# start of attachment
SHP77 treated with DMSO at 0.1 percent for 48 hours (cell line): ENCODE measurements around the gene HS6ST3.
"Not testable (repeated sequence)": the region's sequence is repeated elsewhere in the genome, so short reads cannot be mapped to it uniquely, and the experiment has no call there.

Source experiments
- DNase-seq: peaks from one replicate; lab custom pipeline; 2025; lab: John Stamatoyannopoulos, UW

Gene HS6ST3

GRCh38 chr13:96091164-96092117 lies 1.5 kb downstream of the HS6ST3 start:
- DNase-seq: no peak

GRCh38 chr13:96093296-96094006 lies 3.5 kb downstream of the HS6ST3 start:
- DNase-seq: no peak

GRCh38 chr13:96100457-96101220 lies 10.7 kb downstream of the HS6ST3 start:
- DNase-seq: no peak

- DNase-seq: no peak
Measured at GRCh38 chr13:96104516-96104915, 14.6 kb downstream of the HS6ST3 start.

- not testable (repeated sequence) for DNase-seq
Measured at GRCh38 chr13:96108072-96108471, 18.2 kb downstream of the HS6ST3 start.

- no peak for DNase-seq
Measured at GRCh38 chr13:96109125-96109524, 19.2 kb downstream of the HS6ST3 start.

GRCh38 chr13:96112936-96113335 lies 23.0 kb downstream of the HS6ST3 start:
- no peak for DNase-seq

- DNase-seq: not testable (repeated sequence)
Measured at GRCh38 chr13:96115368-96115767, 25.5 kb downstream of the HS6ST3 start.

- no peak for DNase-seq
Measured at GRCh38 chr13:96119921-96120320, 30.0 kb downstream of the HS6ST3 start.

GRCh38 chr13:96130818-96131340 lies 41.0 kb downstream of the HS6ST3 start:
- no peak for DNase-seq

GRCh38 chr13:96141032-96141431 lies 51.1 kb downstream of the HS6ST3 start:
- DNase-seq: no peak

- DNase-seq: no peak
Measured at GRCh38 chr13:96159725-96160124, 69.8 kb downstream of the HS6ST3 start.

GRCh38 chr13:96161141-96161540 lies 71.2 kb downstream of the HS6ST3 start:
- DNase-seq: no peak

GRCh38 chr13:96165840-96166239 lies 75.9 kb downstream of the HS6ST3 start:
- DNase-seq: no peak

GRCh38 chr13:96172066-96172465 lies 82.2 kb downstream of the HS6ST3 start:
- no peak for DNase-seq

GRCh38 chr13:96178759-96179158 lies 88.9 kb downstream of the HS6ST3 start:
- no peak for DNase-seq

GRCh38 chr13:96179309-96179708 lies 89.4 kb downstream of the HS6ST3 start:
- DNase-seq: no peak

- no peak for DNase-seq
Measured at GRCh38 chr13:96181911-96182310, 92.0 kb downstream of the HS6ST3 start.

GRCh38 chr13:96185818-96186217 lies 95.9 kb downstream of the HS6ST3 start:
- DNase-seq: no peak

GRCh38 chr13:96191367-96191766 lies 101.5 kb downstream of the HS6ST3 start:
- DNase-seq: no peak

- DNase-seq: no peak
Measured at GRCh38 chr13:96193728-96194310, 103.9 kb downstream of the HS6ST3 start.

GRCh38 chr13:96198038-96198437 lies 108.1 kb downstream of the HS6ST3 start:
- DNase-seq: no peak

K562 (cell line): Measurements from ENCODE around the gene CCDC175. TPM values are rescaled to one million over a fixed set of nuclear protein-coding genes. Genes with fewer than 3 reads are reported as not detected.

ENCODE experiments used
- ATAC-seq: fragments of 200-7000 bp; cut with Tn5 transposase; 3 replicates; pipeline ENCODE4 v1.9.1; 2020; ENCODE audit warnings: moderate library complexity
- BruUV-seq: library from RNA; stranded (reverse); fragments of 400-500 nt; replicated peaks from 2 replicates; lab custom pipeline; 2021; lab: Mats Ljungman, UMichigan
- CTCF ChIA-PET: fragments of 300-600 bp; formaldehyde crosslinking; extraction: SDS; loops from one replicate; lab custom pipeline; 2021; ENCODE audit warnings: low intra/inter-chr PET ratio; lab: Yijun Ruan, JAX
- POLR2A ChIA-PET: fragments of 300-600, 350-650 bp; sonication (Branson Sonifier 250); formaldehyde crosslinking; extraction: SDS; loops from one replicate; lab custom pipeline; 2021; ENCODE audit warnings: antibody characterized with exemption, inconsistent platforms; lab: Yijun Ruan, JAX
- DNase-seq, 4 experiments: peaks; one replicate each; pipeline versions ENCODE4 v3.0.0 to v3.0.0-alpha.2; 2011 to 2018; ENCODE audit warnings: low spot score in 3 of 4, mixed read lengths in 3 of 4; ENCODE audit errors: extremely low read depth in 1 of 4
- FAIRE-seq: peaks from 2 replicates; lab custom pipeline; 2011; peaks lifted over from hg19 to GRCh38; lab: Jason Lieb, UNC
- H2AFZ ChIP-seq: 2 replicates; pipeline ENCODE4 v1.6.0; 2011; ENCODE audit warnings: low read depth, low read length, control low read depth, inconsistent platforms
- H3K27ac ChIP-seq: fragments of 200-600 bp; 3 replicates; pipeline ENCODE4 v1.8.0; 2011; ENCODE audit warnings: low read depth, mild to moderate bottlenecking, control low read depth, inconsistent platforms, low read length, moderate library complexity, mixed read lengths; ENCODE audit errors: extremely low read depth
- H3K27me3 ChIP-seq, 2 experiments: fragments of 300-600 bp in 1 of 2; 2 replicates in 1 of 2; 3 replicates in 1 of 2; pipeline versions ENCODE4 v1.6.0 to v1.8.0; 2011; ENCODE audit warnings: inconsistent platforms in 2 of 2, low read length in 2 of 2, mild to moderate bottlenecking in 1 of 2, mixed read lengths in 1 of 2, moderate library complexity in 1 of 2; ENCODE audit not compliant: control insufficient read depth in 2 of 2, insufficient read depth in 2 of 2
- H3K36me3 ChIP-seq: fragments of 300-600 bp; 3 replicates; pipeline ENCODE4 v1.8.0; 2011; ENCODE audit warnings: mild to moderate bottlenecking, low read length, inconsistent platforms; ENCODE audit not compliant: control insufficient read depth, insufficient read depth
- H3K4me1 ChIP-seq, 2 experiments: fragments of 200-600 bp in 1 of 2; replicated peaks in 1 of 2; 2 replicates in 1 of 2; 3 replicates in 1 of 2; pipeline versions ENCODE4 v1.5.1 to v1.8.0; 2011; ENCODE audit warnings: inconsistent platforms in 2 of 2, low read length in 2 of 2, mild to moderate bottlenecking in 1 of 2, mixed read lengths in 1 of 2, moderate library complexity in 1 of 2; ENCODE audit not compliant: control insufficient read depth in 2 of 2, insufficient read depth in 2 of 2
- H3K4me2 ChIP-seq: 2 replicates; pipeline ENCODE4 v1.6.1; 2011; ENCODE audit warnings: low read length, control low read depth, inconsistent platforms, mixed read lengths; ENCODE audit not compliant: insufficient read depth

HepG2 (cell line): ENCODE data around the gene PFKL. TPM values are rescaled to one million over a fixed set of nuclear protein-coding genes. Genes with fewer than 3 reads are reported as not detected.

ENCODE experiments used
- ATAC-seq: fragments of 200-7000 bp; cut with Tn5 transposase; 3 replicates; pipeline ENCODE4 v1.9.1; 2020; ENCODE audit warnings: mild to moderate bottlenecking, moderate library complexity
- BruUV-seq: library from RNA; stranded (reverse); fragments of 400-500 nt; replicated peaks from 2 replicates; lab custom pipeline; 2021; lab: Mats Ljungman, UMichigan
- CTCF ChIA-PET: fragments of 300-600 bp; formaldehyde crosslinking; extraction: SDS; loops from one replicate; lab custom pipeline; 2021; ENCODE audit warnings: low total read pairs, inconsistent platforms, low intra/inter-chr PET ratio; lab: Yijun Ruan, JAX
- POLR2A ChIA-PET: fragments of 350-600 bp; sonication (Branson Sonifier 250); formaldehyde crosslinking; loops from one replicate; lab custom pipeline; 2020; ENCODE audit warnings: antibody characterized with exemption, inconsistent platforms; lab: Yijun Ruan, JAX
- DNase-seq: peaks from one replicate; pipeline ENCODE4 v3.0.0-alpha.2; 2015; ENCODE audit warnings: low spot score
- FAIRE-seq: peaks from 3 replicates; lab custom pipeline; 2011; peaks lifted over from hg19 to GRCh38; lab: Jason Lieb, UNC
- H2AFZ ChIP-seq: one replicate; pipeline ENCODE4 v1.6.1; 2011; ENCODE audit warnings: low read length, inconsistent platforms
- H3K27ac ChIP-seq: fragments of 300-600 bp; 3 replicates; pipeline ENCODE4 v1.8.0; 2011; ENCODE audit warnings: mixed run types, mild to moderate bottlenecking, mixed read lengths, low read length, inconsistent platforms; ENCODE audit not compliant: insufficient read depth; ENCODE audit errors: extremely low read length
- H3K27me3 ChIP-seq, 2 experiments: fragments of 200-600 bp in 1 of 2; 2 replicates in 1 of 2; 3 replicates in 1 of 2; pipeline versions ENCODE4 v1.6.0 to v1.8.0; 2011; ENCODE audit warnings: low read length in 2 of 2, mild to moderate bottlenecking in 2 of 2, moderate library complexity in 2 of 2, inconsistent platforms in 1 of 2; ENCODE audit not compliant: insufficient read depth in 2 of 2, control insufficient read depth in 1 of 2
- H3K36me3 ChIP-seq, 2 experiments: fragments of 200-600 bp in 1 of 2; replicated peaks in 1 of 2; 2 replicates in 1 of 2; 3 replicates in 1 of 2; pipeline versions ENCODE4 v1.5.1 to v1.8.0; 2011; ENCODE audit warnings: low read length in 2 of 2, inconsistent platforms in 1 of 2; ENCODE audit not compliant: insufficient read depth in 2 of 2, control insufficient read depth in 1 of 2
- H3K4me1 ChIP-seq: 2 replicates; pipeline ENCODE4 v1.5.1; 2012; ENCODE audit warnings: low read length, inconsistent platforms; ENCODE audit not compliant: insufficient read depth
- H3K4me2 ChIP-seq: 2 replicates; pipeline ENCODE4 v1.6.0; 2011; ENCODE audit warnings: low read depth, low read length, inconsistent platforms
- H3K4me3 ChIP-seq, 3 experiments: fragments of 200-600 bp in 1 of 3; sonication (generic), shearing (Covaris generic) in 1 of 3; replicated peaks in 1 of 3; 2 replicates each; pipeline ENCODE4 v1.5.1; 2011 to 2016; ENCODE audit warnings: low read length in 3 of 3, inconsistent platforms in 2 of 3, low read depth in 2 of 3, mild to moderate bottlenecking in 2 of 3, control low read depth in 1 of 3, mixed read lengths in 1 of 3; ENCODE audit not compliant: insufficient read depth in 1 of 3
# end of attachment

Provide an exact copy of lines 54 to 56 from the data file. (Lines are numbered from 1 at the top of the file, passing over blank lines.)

- CTCF ChIA-PET: fragments of 300-600 bp; formaldehyde crosslinking; extraction: SDS; loops from one replicate; lab custom pipeline; 2021; ENCODE audit warnings: low intra/inter-chr PET ratio; lab: Yijun Ruan, JAX
- POLR2A ChIA-PET: fragments of 300-600, 350-650 bp; sonication (Branson Sonifier 250); formaldehyde crosslinking; extraction: SDS; loops from one replicate; lab custom pipeline; 2021; ENCODE audit warnings: antibody characterized with exemption, inconsistent platforms; lab: Yijun Ruan, JAX
- DNase-seq, 4 experiments: peaks; one replicate each; pipeline versions ENCODE4 v3.0.0 to v3.0.0-alpha.2; 2011 to 2018; ENCODE audit warnings: low spot score in 3 of 4, mixed read lengths in 3 of 4; ENCODE audit errors: extremely low read depth in 1 of 4